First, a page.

Zero VPN is exclusive to Android, but gets the job done for what they claim to be “zero cost” and with “zero difficulty”. The service is completely free and if it doesn’t show up on your country’s Play Store, there’s an .apk on the official website.
Given that it exists on literally just one platform, that’s limited accessibility right there (lest you use an emulator), but it gets points for being free and offering the varied servers that it does.
Their claims of no-logging are a bit dubious, with diagnostic data being sent to third-parties, but if you’re using it in a country like China (or any other country with restricted Internet) or to access Netflix US, it’s a reliable solution with no bandwidth limitations.
There’s also an in-app purchase that claims to connect you to their premium servers, but in the same locations as already given.
While it’s a relatively new service, it’s good for unblocking yourself on-the-go, in school and college, or at work. With Zero VPN, we aim to compare it against other free services; if you’re shopping for a VPN service on Android, this Zero VPN review is for you.
Is Zero VPN safe to use?
Since the app is a simple and straightforward connector, much like how proxy servers used to be, instead of listing its security features, let’s go over what Zero VPN doesn’t have:
- No kill-switch
- No multi-hop
- No split tunneling
- No special features, even on the “VIP” version
This is what makes Zero a bare-necessities app, but not necessarily unsafe by any means. The app uses the OpenVPN protocol, considered the strongest – using OpenVPN is a good sign, especially when over UDP, like Zero VPN does.
They mention your data is encrypted over the software but don’t remark on what specific encryption they’re using. This is suspicious, especially since even the least-secure form of encryption (128-bit, as compared to 192 or 256) is still considered pretty robust.
The fact that it requires no registration, however, while enough to make some paranoid, might also be considered by some as good – you don’t need to enter any personal details to use the service.
Then there’s also the question of the many permissions the app needs in order to work, including your:
- Photos, media, and literally all other files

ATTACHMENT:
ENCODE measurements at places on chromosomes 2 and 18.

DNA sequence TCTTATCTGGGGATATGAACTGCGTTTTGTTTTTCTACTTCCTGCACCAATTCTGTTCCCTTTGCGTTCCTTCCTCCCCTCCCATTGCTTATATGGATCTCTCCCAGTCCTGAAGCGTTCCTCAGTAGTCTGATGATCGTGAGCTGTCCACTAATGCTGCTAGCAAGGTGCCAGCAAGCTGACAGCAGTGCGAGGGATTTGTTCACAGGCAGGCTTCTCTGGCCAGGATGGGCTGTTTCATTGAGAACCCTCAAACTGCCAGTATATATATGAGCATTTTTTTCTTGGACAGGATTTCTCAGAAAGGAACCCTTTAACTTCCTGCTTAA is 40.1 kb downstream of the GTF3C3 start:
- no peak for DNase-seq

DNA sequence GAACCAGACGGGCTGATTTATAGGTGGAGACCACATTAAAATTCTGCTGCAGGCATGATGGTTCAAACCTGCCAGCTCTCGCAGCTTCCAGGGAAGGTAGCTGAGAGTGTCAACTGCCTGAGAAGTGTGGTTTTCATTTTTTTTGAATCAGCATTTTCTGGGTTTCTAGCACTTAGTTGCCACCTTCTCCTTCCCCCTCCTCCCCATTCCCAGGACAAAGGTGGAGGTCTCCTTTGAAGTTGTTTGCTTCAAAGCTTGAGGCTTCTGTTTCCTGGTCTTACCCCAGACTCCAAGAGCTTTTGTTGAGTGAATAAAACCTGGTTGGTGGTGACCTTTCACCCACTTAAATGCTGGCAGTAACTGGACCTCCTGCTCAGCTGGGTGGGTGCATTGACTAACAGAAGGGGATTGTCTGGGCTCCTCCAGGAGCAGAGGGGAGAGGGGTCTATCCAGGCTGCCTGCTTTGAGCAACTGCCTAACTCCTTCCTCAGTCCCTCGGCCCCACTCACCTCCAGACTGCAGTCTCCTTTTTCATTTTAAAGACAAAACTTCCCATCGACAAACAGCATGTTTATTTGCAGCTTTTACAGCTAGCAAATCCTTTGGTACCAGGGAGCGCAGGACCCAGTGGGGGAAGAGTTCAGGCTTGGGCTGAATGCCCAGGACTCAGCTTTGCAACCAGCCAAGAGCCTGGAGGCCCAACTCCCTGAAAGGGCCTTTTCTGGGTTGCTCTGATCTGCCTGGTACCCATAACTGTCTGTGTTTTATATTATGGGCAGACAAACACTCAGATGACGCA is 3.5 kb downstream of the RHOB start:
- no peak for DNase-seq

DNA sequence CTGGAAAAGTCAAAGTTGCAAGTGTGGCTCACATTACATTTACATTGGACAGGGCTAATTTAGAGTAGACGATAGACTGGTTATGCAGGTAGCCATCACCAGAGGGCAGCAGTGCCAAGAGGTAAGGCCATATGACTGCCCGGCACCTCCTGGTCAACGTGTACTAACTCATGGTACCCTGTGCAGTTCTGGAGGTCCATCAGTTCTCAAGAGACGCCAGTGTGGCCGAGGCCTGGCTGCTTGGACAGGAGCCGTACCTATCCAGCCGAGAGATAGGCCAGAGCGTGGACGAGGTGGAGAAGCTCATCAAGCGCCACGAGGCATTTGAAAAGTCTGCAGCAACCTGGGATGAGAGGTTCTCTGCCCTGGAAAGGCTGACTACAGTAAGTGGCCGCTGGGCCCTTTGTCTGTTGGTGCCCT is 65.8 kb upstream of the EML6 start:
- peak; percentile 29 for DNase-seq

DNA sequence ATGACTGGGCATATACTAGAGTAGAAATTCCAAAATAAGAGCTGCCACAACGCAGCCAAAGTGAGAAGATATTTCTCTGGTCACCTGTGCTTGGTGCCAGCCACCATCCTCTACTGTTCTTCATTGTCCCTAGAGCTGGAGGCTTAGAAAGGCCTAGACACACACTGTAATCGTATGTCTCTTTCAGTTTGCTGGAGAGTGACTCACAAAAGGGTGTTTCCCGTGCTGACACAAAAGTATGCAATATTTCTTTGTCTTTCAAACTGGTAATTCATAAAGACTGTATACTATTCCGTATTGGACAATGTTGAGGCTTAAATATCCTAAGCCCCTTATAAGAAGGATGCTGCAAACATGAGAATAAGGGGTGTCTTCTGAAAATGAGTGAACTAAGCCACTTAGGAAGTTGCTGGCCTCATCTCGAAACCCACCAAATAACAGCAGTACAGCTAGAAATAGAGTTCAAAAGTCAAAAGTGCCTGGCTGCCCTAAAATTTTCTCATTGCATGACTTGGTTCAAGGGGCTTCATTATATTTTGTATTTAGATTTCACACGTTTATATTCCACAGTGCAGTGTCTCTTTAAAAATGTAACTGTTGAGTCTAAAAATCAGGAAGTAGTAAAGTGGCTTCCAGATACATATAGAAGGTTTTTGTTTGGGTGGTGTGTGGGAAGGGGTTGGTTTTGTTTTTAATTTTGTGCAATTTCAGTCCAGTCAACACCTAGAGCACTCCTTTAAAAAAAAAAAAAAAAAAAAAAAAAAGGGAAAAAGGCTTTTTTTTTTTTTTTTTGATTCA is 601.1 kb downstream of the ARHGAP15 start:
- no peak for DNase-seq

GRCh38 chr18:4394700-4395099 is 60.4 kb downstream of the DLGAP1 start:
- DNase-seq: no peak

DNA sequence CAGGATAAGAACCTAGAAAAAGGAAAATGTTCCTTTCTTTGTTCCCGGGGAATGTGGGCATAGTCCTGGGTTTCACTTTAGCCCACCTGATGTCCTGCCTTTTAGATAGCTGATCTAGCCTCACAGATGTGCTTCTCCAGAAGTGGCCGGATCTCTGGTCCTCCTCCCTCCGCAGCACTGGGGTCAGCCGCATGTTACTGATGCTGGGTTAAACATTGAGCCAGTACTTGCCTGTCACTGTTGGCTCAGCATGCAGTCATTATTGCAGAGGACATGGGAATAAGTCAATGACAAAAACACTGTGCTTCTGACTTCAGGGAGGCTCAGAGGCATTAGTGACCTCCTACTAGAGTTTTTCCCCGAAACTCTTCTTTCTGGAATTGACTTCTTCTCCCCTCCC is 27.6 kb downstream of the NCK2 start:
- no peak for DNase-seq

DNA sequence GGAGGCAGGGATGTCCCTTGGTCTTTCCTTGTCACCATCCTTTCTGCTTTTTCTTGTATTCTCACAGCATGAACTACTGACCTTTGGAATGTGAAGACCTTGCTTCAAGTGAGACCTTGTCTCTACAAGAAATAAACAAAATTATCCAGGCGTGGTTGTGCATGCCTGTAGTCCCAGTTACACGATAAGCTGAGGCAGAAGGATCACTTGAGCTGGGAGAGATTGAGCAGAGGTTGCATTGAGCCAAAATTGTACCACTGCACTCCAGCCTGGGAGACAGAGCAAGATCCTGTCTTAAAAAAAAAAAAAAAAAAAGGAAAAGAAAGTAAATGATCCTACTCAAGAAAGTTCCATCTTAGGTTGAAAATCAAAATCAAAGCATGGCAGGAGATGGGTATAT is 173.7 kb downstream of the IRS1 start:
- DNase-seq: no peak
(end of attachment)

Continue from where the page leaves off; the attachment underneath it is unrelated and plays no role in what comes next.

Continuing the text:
- Device history
- Call information
If you’ve used a VPN before, you might say that this is unusual, especially for an app so closely linked to privacy.
We found no DNS leaks, however, testing on most of their 9 servers, which is encouraging. The same can be said for IPv6 leaks.
It’s hard to tell how much of any of this is incidental, however, since the software offers almost close to literally zero information on their structure, architecture, or policies.
Does Zero VPN log your data?
Speed and performance
This is where Zero VPN surprised us and surpassed our expectations, not suffering any large drops.
We found our upload speed increased in most situations, which meant our original ISP was throttling our upload bandwidth. One of the many benefits of a VPN is bypassing a limit placed on your bandwidth by your Internet Service Provider.
Here’s the original speed, followed by a sample of the multiple tests run on the United Kingdom, United States, and Singapore servers (respectively):
- Download: 1 Mbps
- Upload: 2 Mbps
- Download: 1 Mbps
- Upload: 1 Mbps
- Download: 1 Mbps
- Upload: 2 Mbps
Given the fact that these tests were made in places on all corners of the world from a location far away, even a 50% drop in speed would’ve been tolerable, but in most of these there’s hardly that, the difference sometimes clocking in at 20% (considered fast, even for nearby locations).
There is, however, always an element of “right time, right place” involved with tests of a subjective nature. Of course, with the service being free, we encourage you to try and see the results for yourself.
Ease of use and multi-platform support
For countries that might be subject to VPN restrictions on the Google Play Store, the official site offers a direct .apk download. This is a good step that decreases the risk of fake apps cropping up on suspicious download sites.